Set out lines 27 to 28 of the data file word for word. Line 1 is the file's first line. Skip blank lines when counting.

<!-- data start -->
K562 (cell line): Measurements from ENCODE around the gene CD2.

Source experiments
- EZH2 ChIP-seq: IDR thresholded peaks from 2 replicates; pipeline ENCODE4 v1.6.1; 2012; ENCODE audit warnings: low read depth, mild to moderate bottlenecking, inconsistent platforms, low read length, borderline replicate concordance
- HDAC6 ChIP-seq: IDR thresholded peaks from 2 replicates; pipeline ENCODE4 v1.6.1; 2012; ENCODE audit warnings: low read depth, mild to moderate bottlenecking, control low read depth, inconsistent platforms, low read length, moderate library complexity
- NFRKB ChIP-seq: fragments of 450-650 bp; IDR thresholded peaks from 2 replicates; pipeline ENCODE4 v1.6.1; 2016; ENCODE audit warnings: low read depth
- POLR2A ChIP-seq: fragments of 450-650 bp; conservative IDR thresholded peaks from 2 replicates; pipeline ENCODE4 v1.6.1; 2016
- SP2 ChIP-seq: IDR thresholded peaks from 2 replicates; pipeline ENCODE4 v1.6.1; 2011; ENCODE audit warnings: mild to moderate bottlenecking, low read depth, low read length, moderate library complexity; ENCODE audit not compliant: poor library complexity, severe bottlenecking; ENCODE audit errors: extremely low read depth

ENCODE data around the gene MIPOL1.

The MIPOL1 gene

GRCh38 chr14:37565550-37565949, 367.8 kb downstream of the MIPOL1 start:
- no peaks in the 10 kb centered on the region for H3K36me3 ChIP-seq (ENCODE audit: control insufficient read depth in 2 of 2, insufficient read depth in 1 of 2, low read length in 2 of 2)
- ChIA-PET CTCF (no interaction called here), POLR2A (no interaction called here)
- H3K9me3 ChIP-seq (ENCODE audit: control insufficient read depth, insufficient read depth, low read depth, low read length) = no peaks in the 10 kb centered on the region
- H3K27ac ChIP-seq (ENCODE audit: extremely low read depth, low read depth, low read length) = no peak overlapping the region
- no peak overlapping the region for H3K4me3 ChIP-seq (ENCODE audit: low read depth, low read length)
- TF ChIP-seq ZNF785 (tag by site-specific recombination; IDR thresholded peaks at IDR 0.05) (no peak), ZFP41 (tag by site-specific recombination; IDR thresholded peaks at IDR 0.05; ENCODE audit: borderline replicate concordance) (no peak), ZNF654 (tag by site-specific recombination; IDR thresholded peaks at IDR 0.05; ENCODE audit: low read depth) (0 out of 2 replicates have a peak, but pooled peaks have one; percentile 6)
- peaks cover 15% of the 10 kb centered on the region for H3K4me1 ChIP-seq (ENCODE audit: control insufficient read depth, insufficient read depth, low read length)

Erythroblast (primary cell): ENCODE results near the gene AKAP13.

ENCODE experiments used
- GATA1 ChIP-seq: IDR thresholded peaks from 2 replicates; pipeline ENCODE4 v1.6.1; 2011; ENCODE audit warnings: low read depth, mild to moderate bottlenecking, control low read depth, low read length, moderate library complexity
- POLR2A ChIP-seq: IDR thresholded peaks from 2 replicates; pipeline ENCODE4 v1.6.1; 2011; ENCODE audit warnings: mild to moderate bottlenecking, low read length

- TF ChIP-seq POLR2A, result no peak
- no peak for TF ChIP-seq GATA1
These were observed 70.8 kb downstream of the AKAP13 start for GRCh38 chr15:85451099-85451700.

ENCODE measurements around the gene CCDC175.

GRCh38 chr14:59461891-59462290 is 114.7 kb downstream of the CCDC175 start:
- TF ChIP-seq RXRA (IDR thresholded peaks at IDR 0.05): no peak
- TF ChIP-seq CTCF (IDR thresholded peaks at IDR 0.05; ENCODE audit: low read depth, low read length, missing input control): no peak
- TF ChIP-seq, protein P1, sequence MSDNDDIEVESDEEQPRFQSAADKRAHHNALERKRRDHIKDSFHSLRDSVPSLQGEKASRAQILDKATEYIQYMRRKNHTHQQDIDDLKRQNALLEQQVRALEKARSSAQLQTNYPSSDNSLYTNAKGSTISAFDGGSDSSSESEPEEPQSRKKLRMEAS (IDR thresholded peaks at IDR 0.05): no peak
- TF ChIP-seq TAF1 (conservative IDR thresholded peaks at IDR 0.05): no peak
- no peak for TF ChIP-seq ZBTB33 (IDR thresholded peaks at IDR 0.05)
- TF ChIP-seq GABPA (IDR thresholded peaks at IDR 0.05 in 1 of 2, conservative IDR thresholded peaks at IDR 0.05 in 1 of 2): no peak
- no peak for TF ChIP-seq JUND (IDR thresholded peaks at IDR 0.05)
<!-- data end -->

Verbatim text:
- TF ChIP-seq RXRA (IDR thresholded peaks at IDR 0.05): no peak
- TF ChIP-seq CTCF (IDR thresholded peaks at IDR 0.05; ENCODE audit: low read depth, low read length, missing input control): no peak